Science, of course, has little to do with religion or a crusade against it. But science is fighting for its life. Proponents of the Intelligent Design movement have very aptly and very successfully reframed religion as a scientific theory. They have recast margins of error as "uncertainty," and concept-based reasoning as “just a theory.”
And these frames fall on fertile ground. In a 2004 Newsweek poll, 93 percent of Americans said they believed that Jesus Christ actually lived and 82 percent believed Jesus Christ was God or the Son of God. Fifty-two percent of all those polled believed that Jesus will return to earth someday. Fifteen percent believed that Jesus will return in their lifetime.
This makes the recent battles over public opinion and framing of stem cell even more interesting. A number of think tanks and interest groups are actively battling back. MajorityAction, a DNC think tank, just released an issue ad, attacking a number of Republican candidates who oppose expanded federal funding for stem cell research. Their frame: Anti-stem cell means anti-life and anti-science. Here’s part of the transcript of an ad targeting NY Congressman Jim Walsh that plays directly into the religion versus science frame:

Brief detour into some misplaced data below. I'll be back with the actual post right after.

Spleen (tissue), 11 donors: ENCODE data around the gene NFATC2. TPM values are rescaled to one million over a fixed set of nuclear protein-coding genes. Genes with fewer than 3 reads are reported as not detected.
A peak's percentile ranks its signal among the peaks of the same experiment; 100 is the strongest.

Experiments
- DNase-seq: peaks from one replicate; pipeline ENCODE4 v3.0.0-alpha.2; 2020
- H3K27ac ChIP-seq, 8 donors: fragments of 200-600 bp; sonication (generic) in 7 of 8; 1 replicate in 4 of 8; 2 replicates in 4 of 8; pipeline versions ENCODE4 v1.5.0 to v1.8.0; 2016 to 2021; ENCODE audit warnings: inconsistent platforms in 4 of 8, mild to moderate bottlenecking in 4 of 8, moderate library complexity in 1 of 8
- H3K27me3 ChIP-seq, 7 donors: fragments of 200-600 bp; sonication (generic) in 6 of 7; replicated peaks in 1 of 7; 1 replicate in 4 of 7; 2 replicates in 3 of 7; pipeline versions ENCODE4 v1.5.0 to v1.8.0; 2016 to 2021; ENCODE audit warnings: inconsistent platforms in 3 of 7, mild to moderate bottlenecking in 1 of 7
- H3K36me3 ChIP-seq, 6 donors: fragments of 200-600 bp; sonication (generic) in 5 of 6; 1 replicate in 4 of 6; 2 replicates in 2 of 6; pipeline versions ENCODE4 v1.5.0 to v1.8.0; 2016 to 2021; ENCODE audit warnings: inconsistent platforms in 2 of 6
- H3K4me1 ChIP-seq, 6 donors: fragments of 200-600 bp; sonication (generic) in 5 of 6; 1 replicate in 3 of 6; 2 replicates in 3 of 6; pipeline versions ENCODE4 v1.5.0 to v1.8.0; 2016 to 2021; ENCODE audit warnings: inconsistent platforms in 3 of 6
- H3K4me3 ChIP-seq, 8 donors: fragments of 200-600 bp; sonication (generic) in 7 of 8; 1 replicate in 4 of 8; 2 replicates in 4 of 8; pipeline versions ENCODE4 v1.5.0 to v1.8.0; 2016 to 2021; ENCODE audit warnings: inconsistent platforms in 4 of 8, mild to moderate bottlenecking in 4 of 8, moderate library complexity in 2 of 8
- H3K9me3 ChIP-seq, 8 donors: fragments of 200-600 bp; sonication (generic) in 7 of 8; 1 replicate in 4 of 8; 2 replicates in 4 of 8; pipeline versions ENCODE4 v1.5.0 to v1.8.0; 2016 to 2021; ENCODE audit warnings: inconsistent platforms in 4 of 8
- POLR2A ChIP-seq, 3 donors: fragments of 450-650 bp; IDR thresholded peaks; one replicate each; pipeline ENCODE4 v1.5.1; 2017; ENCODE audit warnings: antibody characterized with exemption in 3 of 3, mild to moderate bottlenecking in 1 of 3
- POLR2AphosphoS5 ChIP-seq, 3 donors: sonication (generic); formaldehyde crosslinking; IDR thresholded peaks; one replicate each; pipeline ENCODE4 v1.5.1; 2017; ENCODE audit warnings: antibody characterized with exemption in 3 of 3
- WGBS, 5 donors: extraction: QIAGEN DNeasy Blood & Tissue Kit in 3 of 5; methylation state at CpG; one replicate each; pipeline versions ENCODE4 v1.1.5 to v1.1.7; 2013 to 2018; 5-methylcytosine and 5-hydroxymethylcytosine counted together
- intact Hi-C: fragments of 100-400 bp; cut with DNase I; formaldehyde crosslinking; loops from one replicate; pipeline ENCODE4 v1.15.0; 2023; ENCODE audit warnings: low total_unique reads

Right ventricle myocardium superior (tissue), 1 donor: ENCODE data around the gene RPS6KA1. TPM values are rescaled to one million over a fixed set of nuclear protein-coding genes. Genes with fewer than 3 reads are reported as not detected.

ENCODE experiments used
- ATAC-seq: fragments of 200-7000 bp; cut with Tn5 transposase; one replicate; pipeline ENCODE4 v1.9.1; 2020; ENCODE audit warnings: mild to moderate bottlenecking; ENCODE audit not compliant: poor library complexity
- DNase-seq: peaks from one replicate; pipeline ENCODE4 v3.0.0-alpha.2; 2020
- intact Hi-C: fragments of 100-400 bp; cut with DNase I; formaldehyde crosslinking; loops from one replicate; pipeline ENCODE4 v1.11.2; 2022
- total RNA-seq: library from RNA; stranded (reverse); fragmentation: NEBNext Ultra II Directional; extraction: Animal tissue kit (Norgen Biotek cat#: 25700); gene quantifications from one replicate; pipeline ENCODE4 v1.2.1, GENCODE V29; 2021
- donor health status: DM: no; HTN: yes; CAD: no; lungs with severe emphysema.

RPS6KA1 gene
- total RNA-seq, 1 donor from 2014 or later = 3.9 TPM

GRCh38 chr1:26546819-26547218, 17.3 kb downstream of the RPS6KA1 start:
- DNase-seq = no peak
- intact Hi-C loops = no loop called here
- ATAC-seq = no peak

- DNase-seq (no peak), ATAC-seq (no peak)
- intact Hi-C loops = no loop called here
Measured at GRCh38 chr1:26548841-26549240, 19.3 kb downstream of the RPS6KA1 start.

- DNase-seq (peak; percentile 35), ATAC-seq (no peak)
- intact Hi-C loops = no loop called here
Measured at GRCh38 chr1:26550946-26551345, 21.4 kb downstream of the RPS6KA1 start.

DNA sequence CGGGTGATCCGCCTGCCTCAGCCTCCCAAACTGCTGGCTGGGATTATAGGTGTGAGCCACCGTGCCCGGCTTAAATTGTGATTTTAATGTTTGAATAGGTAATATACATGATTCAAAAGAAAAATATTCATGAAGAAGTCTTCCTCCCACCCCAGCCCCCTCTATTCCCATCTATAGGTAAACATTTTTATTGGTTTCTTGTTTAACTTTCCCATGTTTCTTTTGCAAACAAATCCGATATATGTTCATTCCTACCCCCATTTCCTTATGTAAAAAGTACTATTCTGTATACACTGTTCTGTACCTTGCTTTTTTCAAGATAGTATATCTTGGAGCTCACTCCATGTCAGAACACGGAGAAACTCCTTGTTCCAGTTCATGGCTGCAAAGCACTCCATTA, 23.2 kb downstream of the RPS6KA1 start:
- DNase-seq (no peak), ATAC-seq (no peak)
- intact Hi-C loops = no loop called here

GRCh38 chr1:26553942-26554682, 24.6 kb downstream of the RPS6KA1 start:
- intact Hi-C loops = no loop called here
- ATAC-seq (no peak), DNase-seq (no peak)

“He voted against federal funding for stem cell research. Is he a doctor? Is he a scientist? Why did Congressman Walsh bet my life that he knows best?”
Michael J. Fox also just came out with a campaign ad supporting Claire McCaskill (D) who is running for one of
“Senator Talent even wanted to criminalize the science that gives us a chance for hope.”
And the strategy of recasting opponents of expanded stem cell funding as anti-science and anti-life may very well work on November 7. But more importantly, these attempts to establish one frame over another are good indicators of what we can expect for future debates about emerging technologies, such as nanotechnology.
And they highlight a key aspect of successful communication. Neither proponents nor opponents of stem cell research build their arguments on scientific information. What they rely on are heuristics or cognitive shortcuts that will allow voters to make decisions without understanding the obvious complexities surrounding the issues. And it doesn't matter if these shortcuts are based on religious beliefs, celebrity, or personal hopes. Packaging matters ... regardless of which side of the issue you’re on.